Purdue University | Indiana CCA

Proceedings 2007

Indiana Certified Crop Adviser Conference


Nutrient Management for Selected Cucurbits

To properly manage nutrient inputs for cucurbits one must first know their nutrient requirements.  This presentation will focus on melons and pumpkin, with some additional information about cucumbers and hard squash.  With the exception of cucumber the other four crops will accumulate in the vegetation and fruit 145 to 160 lbs N (nitrogen), 30 to 45 lbs P2O5 (phosphate) and 160 to 180 lbs K2O (potassium) per acre.  Cucumber tends to accumulate about half those amounts.  Cucurbits, as a group, can develop good root systems that go down to three feet or more and that are able to effectively utilize nutrients and water available in the soil.  The soil environment must be favorable for the roots to develop to their full potential.  Proper management of the physical properties of the soil is very important for good root growth and nutrient uptake.  Soils that have been well conditioned through good crop rotation and incorporation of organic matter in the form of cover crops, compost or manure provide this favorable environment. 


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Darryl D. WarnckeProfessor and Extension Specialist of Soil Fertility and Plant Nutrition
Michigan State University.

Darryl Warncke grew up on a general crop and livestock farm in northwest Ohio.  He received his B.S. degree in soil science from Ohio State University and his advanced degrees in soil fertility from Purdue University.  Dr. Warncke is professor and extension specialist of soil fertility and plant nutrition in the Department of Crop and Soil Sciences at Michigan State University.  He specializes in: 1) soil fertility and nutrient management for field and vegetable crops; 2) management of organic soils; and 3) testing methodology for the analysis of soils and other growth media.    He has been the research coordinator for the Michigan State University Muck Research Farm since 1976 and has served as Supervisor of the MSU Soil Testing and Plant Analysis Lab since 1974.    Darryl also serves as the MSU faculty liaison to the Michigan Onion Committee.  His research has focused on efficient utilization of the essential plant nutrients, N, P, K, Ca, B and Mn, based on soil and plant analysis.  He is widely recognized for his expertise regarding the soil fertility and plant nutritional requirements of vegetable crops grown on both organic and mineral soils.  Over the years he has worked closely with Michigan Extension Educators and vegetable growers on evaluating the nutrient requirements of a wide array of vegetable crops.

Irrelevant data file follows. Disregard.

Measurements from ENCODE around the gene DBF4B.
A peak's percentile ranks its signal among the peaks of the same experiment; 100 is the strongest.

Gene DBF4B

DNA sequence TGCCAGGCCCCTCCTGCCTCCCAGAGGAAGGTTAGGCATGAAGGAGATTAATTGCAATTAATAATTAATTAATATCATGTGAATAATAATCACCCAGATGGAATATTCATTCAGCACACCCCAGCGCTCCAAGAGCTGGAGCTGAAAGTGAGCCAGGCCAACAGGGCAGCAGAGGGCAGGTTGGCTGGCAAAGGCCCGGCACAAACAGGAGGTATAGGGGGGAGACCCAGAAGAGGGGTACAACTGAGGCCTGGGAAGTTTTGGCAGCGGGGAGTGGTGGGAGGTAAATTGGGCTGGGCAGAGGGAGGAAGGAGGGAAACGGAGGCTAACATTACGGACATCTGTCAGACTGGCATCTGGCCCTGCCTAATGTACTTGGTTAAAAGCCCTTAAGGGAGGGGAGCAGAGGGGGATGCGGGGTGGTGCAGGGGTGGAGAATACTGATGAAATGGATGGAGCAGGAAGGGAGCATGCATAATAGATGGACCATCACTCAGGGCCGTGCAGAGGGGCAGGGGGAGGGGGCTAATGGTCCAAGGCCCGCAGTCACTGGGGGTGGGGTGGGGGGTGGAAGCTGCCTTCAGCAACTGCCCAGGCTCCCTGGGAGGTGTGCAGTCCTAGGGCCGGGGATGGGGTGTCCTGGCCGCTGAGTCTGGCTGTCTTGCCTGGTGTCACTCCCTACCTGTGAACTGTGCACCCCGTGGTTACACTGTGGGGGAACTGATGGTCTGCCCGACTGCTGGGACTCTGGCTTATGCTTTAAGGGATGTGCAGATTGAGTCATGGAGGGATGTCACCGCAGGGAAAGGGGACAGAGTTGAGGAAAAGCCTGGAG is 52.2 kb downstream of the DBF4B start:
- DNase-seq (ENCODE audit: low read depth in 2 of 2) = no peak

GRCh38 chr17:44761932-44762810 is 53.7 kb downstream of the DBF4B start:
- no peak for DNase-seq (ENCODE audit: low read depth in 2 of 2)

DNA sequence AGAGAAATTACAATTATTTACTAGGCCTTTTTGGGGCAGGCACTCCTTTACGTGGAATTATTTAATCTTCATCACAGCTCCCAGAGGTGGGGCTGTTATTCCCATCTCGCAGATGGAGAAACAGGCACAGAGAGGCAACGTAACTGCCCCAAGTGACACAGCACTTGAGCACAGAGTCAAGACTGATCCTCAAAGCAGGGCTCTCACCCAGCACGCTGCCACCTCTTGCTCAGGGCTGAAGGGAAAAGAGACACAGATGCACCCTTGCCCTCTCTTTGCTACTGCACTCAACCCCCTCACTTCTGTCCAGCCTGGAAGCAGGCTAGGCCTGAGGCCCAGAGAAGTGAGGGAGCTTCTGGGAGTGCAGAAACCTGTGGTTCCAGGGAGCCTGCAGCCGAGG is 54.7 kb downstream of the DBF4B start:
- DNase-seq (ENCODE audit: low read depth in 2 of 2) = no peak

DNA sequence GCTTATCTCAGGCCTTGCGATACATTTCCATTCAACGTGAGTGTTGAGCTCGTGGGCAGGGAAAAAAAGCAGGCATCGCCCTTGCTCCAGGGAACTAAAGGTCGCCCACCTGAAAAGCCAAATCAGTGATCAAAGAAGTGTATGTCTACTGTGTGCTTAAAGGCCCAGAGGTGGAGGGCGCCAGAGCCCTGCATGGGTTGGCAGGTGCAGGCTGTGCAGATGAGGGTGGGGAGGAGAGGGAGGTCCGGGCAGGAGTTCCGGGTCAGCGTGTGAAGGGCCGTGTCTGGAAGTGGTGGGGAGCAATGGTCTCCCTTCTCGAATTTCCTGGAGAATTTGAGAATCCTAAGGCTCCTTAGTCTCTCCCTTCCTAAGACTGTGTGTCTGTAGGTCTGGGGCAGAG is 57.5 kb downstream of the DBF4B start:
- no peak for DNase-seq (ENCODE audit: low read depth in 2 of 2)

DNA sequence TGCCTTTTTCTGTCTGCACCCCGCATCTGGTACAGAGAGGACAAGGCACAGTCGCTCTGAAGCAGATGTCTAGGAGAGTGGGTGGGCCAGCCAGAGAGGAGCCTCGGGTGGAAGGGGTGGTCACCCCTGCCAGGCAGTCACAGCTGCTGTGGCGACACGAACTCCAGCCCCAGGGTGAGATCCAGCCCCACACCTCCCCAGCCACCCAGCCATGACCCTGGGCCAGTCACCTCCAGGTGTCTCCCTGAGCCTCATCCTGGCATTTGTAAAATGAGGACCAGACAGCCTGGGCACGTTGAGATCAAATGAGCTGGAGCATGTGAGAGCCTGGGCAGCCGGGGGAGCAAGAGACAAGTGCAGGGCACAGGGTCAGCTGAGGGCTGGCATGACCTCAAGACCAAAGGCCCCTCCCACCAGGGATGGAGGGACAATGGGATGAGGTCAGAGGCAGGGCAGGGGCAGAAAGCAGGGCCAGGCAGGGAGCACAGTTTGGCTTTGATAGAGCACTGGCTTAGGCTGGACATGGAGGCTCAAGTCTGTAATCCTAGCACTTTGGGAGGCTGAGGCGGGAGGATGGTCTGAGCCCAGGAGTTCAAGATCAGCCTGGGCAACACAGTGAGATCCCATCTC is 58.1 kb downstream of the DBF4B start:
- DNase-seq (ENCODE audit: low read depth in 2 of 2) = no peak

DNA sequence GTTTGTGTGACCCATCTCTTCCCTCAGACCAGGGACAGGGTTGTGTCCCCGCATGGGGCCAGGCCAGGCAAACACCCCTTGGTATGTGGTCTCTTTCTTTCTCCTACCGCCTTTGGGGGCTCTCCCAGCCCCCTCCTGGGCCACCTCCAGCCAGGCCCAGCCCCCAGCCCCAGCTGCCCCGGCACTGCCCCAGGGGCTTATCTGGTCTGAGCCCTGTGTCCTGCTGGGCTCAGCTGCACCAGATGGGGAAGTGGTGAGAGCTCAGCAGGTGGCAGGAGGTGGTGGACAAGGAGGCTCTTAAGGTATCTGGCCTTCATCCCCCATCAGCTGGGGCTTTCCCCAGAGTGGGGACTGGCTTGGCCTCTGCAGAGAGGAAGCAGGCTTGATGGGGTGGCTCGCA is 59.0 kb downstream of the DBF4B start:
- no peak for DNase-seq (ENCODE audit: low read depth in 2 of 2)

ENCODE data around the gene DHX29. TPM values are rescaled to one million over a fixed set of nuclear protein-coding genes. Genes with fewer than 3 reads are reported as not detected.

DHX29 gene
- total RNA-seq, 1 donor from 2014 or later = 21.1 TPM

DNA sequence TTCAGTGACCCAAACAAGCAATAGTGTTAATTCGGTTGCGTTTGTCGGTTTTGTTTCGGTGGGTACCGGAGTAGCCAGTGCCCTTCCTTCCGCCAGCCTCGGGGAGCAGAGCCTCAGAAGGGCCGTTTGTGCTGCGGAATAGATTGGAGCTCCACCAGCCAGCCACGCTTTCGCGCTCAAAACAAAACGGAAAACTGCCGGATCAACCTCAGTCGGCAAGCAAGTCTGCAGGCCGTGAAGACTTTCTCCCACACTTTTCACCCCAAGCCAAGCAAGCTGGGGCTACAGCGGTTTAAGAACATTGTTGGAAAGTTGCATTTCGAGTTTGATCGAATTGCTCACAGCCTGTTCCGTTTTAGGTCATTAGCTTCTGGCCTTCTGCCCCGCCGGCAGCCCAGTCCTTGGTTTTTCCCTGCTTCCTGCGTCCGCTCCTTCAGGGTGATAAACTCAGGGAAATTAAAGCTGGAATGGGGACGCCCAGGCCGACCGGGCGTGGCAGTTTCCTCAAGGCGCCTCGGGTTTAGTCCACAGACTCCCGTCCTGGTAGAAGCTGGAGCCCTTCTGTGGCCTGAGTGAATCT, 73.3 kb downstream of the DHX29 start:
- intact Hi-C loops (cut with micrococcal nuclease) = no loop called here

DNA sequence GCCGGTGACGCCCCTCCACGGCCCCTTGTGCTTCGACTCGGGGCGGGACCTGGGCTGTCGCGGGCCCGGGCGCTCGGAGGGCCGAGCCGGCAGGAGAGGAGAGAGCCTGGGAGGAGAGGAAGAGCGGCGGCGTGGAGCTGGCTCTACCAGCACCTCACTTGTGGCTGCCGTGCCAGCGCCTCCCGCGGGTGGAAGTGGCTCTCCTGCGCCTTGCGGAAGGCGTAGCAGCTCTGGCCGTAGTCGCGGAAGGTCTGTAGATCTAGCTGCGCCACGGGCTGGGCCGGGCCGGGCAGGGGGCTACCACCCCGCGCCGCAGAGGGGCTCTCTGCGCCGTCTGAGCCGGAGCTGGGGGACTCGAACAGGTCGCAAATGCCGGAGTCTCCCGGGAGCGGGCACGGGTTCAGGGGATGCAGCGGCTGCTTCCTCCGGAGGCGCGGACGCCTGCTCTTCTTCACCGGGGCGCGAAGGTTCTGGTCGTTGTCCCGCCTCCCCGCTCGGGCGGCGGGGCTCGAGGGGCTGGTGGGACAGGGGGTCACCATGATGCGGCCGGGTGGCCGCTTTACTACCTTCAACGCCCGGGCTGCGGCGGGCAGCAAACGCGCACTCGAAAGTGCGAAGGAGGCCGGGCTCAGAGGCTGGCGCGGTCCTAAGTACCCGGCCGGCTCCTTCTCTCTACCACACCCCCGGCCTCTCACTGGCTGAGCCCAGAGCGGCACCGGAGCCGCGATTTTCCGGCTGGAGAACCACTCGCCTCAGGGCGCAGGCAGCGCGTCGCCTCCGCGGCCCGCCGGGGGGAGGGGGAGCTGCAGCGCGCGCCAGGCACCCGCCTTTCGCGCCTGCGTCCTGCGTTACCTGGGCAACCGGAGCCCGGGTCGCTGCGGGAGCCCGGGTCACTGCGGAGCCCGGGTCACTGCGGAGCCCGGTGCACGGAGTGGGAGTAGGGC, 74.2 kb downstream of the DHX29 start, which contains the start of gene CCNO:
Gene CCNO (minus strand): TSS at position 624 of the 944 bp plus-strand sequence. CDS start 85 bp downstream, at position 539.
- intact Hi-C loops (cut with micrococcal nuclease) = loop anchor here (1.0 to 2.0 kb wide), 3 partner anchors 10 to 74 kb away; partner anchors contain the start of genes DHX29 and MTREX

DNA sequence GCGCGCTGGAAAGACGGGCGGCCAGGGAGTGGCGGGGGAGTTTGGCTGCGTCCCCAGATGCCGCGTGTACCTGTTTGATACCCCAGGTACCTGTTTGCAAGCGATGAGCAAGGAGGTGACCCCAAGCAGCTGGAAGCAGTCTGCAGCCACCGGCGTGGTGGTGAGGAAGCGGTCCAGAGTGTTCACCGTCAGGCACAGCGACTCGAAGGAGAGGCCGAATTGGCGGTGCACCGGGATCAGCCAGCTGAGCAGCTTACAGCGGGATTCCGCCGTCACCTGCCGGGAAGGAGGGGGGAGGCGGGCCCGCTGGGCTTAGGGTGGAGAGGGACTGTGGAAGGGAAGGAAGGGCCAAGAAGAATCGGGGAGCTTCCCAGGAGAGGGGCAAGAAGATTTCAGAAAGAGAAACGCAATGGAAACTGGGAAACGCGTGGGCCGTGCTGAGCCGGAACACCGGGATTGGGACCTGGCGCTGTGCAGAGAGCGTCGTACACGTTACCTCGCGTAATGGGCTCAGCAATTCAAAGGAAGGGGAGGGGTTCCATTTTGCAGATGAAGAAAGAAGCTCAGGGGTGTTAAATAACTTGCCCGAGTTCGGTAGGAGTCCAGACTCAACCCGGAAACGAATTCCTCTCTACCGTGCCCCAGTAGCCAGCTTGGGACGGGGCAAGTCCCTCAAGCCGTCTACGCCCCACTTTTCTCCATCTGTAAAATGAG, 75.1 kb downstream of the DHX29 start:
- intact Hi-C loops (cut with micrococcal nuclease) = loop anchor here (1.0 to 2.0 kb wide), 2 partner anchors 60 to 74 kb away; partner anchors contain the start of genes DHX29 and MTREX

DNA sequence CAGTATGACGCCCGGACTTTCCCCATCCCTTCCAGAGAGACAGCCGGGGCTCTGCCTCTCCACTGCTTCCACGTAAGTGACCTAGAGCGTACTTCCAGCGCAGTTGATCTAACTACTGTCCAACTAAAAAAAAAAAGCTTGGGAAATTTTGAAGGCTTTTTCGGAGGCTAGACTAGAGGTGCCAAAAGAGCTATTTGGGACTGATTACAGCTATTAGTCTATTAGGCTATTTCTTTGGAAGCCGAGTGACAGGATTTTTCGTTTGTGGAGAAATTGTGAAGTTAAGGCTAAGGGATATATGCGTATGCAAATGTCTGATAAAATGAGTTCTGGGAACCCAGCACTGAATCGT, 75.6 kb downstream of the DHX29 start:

Dr. Warncke was instrumental in the development of the Saturated Media Extract method used by most commercial labs for analysis of artificial greenhouse growth media.  This method has also found utility in assessing the quality of other materials, especially composts.  He is an active participant of the North Central Soil and Plant Analysis Committee and has served on the Oversight Committee for the North American Proficiency Testing Program. 

He has been recognized by his Extension peers and colleagues by receiving the Outstanding Extension Specialist Award from both the MSU Extension Specialist Association and from the Michigan Association of Extension Agents (MAEA).  He has also received the Master Farmer Associate Award from the Michigan Vegetable Council in recognition of outstanding service to the Michigan vegetable industry.